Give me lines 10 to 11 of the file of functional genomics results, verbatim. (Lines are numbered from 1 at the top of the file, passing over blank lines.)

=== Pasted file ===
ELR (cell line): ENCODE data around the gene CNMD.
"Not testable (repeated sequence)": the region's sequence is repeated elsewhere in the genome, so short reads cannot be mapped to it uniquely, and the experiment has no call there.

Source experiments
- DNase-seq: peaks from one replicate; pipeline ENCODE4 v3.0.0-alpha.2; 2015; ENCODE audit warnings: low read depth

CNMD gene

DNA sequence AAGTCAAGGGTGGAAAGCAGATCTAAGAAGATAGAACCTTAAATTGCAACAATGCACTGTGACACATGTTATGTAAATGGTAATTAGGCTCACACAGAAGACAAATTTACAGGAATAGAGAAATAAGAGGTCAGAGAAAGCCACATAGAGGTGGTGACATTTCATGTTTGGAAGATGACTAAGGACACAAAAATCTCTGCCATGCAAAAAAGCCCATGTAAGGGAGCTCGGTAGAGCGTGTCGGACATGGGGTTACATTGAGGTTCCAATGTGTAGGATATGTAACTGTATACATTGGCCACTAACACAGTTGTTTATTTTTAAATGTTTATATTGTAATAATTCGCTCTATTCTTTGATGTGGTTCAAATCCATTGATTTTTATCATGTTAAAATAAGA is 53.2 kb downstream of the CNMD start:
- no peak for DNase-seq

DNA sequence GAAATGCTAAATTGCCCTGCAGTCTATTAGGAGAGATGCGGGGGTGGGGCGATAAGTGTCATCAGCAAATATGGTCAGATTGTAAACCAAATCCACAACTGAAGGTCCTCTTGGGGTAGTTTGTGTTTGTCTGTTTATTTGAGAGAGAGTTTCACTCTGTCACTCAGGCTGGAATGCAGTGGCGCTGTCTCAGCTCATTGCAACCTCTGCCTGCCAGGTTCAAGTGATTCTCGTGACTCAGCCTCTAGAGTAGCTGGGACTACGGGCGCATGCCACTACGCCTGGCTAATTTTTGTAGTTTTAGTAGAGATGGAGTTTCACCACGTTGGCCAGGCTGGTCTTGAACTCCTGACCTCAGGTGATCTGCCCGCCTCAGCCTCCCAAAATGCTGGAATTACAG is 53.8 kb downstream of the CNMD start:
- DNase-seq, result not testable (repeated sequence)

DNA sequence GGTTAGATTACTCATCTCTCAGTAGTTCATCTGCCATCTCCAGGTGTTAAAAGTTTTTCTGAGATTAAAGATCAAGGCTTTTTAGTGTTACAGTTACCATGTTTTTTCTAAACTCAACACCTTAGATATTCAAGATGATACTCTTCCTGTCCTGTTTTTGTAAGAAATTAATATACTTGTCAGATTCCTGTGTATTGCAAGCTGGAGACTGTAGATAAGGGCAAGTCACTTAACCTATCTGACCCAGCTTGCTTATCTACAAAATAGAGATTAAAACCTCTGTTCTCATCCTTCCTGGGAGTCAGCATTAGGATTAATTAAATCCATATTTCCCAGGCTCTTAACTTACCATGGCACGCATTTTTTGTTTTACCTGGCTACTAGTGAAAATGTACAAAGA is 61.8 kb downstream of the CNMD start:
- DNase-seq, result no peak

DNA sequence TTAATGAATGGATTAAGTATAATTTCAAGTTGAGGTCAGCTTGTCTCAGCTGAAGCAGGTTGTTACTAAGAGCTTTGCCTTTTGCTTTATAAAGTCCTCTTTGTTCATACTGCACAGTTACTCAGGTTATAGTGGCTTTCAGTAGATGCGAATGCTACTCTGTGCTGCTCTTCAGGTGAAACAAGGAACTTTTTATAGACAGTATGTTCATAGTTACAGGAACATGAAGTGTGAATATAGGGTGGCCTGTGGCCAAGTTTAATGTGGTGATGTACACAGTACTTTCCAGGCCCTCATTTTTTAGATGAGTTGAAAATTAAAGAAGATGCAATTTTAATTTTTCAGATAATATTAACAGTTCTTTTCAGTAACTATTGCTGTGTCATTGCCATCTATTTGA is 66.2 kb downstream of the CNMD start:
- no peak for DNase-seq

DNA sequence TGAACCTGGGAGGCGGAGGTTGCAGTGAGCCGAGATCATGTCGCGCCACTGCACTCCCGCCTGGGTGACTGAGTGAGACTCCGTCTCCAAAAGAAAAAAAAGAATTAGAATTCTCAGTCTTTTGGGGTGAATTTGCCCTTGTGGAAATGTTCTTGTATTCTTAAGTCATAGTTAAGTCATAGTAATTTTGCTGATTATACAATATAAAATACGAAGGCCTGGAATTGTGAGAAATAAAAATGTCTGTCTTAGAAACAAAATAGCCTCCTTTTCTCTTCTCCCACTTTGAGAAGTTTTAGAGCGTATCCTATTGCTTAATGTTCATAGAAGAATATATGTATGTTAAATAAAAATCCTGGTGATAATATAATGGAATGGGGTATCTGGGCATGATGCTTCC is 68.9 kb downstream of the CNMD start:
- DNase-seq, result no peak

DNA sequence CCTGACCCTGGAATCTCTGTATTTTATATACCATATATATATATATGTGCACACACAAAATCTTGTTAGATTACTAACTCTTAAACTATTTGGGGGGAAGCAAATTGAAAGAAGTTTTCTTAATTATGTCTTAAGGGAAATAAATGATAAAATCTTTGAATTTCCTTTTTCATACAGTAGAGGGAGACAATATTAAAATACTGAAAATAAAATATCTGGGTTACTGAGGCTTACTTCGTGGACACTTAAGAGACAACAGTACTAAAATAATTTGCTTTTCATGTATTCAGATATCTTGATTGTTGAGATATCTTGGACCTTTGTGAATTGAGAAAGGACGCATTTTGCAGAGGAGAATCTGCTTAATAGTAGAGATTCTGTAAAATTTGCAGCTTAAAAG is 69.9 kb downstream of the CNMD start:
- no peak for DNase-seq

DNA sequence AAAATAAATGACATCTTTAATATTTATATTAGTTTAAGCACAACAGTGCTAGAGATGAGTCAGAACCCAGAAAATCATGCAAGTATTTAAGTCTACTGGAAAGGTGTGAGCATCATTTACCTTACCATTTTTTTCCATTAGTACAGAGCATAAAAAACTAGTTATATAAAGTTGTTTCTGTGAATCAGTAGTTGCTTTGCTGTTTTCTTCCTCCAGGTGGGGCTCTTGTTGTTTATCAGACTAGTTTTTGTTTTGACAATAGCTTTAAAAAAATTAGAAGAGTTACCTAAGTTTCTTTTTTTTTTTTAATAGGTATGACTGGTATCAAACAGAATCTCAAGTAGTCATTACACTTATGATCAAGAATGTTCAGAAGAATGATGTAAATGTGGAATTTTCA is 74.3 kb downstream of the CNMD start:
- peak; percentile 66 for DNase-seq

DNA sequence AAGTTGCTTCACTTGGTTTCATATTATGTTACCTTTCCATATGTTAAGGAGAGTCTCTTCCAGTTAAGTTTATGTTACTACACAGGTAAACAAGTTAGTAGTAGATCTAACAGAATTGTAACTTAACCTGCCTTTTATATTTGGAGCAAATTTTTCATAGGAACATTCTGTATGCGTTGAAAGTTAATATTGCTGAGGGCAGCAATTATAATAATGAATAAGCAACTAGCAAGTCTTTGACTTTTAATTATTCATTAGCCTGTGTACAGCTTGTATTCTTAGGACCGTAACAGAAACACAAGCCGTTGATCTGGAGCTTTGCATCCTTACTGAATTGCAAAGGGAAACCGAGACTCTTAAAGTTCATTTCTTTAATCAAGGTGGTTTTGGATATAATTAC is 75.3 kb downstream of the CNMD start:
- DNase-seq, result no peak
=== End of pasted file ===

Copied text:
DNA sequence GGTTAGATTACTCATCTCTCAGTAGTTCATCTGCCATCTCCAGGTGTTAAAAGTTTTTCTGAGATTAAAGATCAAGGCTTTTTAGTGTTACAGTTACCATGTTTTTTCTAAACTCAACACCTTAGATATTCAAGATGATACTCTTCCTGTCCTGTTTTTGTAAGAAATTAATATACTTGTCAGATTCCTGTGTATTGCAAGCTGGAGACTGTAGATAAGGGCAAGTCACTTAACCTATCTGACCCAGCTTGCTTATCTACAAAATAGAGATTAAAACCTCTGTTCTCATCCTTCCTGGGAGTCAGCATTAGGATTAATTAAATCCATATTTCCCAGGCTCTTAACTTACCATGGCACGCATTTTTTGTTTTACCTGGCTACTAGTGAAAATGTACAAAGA is 61.8 kb downstream of the CNMD start:
- DNase-seq, result no peak